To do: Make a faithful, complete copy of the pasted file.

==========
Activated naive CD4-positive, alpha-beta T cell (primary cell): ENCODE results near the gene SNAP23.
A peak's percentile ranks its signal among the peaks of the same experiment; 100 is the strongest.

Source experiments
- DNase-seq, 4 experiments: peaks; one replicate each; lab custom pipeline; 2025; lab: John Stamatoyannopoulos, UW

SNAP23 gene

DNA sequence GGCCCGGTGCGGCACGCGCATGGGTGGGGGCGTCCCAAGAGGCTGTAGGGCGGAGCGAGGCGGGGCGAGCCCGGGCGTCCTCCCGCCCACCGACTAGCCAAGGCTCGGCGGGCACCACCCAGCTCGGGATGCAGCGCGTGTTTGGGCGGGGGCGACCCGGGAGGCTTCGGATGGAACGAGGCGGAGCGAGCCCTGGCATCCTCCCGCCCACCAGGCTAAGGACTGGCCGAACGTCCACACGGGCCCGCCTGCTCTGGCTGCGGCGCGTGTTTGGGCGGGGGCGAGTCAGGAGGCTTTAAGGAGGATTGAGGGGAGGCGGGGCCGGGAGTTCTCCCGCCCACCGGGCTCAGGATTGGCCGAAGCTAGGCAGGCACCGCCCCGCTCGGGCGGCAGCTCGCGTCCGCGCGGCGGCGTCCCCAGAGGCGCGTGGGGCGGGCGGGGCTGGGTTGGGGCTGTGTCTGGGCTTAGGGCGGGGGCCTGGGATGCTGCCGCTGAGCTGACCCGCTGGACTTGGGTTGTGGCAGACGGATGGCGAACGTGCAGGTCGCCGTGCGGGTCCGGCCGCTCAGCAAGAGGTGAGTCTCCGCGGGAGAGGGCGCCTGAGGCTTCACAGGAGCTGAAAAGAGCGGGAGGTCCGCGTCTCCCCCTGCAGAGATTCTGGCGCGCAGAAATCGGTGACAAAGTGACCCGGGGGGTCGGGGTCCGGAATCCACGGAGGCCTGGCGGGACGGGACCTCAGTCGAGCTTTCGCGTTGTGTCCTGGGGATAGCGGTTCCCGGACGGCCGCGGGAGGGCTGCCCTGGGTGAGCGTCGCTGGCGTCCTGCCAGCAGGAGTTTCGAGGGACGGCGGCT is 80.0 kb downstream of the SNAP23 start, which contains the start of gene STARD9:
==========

Activated naive CD4-positive, alpha-beta T cell (primary cell): ENCODE results near the gene SNAP23.
A peak's percentile ranks its signal among the peaks of the same experiment; 100 is the strongest.

Source experiments
- DNase-seq, 4 experiments: peaks; one replicate each; lab custom pipeline; 2025; lab: John Stamatoyannopoulos, UW

SNAP23 gene

DNA sequence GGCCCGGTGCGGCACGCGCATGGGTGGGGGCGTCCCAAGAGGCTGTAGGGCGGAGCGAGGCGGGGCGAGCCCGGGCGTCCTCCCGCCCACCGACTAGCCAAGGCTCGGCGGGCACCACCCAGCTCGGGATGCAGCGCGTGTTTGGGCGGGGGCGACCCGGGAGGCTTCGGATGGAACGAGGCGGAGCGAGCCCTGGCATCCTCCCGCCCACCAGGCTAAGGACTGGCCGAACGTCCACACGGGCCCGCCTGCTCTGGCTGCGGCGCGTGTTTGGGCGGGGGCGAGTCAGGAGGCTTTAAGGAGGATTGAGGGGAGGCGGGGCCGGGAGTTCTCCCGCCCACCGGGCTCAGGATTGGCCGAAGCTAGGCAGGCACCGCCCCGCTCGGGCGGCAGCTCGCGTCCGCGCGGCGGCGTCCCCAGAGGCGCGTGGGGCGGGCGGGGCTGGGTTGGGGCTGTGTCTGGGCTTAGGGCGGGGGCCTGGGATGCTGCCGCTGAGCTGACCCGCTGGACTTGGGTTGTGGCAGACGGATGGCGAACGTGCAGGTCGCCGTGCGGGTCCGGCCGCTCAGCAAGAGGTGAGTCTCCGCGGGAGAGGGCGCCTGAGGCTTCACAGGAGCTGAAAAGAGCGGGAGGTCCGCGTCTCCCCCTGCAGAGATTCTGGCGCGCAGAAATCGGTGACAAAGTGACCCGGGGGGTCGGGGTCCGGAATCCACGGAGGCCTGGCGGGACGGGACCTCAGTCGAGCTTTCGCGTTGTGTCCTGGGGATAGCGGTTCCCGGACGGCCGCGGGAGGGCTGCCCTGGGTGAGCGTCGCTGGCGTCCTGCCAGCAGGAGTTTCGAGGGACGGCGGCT is 80.0 kb downstream of the SNAP23 start, which contains the start of gene STARD9: